I can tell you, that gay activities take place in the military.... including on the battlefield.... especially among lesbians (they tend to be more open). Gays and lesbians in the military are nothing new... they have always been there. But the idea is to allow them to serve with as little hassle as possible, in a work environment that protects their privacy. What they do in the bedroom shouldn't be brought into the workplace anyway.... especially not the military, where the stakes are that much higher. I don't believe that it's necessarily a civil right or human right to bring or impose your sexual preferences...or to bring your sexuality into the workplace.... because the two shouldn't mix. What you do in the privacy of your bedroom or barracks is between you and your partner... THAT is something you should have the right to... But once you enter the actual workplace.... it should be left at the door.

I do believe these folks should be protected from discrimination, abuse, etc...and that should take precedence over all else. I also believe that the readiness of the military is also more important than this eagerness to be openly gay. Protections should be written into the laws for them... so they aren't subject to assault, rape, discrimination on promotions and work assignments, etc. But in order to make sure that they are protected in the military, and that they are in a safe need a policy that keeps their bedroom activity and preferences private... that keeps the work separate from the bedroom activity.

It's a lot harder to discriminate against someone who you don't know is gay or lesbian for sure, one way or another... It should be seen as an added layer of protection.

I think having gays and lesbians serve openly (which, as far as I know, has never been done before as a pro-active affirmative policy in the military...a policy forcing the military to allow the open expression of sexual preference in a workplace that has nothing to do with that whatsoever) would likely lead to all kinds of problems for the military and for gays and lesbians, and it would expose these folks to unnecessary risks. It would likely create morale problems throughout the services.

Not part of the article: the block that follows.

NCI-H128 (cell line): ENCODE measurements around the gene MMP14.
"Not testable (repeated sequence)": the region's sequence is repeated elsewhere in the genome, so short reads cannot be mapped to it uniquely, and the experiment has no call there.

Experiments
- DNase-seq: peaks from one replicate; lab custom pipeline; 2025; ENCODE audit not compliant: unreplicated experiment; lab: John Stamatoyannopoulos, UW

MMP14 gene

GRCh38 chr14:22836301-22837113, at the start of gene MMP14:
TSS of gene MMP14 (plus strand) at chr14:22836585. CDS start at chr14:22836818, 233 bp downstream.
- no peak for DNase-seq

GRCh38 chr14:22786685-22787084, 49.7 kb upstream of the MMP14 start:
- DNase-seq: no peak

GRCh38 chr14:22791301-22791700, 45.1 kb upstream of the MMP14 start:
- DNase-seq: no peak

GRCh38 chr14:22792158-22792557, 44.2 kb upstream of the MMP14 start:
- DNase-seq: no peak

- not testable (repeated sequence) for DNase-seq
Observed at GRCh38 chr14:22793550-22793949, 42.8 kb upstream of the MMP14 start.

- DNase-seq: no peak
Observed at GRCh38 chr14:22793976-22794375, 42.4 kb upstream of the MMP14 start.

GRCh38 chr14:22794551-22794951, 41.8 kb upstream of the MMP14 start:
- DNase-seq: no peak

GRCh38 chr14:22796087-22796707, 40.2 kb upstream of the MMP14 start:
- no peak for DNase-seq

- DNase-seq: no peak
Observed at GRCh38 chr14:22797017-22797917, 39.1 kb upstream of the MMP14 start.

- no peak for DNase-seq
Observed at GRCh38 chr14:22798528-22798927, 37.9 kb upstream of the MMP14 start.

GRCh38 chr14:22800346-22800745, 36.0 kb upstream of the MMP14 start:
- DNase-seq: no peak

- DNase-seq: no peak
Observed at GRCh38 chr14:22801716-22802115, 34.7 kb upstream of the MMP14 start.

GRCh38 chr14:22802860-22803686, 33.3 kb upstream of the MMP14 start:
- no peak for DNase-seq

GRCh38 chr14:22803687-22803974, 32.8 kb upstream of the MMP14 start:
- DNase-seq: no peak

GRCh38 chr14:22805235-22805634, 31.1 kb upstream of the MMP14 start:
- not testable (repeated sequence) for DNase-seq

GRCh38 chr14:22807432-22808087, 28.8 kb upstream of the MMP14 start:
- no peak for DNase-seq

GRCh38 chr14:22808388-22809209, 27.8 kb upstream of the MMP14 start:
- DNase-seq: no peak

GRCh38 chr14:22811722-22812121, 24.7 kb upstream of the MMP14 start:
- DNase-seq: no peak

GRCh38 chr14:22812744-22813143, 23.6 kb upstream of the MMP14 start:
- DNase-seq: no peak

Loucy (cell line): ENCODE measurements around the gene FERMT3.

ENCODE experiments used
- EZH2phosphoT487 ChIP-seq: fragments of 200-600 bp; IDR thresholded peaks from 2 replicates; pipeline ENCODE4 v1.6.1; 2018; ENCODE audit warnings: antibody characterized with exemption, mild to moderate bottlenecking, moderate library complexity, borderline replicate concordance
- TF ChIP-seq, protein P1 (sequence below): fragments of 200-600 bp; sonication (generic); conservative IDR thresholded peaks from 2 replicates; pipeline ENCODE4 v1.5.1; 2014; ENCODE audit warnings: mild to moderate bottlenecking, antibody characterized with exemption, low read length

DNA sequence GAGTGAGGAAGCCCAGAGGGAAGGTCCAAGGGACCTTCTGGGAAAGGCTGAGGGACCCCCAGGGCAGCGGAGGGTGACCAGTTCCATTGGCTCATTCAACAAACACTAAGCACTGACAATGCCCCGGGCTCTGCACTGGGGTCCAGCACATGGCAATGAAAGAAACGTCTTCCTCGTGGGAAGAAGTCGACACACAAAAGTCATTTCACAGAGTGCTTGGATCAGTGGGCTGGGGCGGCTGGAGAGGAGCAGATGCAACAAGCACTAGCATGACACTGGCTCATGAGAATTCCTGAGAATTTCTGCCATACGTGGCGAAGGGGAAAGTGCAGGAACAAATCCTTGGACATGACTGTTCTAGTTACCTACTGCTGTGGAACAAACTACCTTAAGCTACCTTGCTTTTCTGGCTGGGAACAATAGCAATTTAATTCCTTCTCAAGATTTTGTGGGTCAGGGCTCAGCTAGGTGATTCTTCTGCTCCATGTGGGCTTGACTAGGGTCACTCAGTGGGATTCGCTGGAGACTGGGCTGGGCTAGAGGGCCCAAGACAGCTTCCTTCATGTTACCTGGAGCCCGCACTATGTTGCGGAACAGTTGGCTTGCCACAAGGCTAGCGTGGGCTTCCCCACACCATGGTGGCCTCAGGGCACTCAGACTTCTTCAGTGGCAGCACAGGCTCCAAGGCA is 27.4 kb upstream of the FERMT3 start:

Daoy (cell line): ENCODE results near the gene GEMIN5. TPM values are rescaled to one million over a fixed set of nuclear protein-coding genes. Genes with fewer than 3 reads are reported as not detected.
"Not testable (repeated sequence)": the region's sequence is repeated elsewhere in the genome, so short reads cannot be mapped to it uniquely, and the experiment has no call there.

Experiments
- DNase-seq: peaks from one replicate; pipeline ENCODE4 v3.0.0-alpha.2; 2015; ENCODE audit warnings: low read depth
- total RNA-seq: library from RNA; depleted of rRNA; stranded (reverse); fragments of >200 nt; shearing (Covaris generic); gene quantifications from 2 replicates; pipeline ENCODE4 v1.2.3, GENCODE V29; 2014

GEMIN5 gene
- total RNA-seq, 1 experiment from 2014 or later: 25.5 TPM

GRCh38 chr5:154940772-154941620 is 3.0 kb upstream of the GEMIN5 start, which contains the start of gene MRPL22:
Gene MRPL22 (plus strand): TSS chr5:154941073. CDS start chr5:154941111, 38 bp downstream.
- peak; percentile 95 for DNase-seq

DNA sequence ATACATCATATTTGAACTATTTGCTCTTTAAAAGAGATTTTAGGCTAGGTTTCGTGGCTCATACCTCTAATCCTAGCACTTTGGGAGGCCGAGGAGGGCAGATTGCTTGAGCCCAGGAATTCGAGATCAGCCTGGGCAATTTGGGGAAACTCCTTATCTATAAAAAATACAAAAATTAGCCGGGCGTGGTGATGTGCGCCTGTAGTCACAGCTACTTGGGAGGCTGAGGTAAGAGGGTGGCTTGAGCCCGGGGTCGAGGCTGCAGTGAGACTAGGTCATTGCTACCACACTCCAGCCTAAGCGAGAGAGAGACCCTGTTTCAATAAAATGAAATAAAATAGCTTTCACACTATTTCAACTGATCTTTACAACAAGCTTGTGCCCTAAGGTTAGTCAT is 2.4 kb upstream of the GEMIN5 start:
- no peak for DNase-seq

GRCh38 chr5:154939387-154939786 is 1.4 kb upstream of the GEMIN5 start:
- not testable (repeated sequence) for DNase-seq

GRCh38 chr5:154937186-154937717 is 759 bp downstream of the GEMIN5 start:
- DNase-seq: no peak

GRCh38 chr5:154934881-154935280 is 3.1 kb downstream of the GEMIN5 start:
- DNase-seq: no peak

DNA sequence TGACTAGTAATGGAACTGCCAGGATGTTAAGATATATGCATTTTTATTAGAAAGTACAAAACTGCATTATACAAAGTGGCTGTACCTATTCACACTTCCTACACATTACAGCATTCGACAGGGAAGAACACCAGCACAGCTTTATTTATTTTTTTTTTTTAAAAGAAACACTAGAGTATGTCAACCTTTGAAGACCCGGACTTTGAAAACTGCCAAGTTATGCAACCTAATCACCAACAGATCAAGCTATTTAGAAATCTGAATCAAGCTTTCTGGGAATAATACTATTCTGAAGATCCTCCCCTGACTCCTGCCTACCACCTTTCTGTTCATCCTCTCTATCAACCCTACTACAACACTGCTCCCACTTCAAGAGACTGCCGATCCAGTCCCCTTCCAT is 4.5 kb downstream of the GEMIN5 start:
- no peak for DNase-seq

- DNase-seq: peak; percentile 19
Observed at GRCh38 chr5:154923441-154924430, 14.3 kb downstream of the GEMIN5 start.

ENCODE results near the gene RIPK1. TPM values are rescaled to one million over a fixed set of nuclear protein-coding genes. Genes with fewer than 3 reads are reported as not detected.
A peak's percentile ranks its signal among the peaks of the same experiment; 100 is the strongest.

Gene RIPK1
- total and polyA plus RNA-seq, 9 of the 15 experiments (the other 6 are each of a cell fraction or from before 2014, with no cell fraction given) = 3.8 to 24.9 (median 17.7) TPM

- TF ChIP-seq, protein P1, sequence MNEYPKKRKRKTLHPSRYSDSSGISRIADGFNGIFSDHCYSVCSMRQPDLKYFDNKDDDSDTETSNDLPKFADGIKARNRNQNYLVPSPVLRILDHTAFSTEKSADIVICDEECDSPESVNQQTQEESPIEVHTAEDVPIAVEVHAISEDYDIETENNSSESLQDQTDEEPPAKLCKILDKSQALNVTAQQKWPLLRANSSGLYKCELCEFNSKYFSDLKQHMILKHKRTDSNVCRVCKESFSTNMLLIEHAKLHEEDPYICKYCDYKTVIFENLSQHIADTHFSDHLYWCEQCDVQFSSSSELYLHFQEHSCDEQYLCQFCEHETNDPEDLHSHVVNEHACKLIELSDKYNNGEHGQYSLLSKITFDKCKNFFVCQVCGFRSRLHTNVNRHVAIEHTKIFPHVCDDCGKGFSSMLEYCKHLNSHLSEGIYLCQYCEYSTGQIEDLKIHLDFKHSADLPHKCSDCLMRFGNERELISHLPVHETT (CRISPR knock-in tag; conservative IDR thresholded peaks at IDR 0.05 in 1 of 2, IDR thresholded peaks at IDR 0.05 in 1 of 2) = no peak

Is the military affirmatively FORCED to allow heterosexuals to serve openly?

I think gays and lesbians are misguided on the don't ask don't tell issue...and they probably don't understand what they are asking for. It seems as if they don't understand military culture....they seem to think its the same as the civilian culture...and it's not...and they won't be able to change that. They also believe that the policy is an out & out ban.... and it's not.

Gays and lesbians should embrace don't ask, don't tell and use it for their advantage...and build better policies and laws around it... instead of trying to serve openly in the least appropriate environment to do so.

Again... gays are already serving. They have been serving forever... their battle in this case seems to be centered around being able to do so "openly"...and it's a misguided battle IMO.

Out of all the battles they could be fighting...this is one of the most misguided.

All in all... the policy is there to protect the gay and lesbian soldier as much as possible....and to protect readiness, morale...and unit cohesiveness. Once you create this can of worms... the lid will come off of readiness...morale, etc... and the military will have an even bigger problem than what was there before.

This is one case where National security probably carries slightly more weight. Federal judges, overall, would probably agree.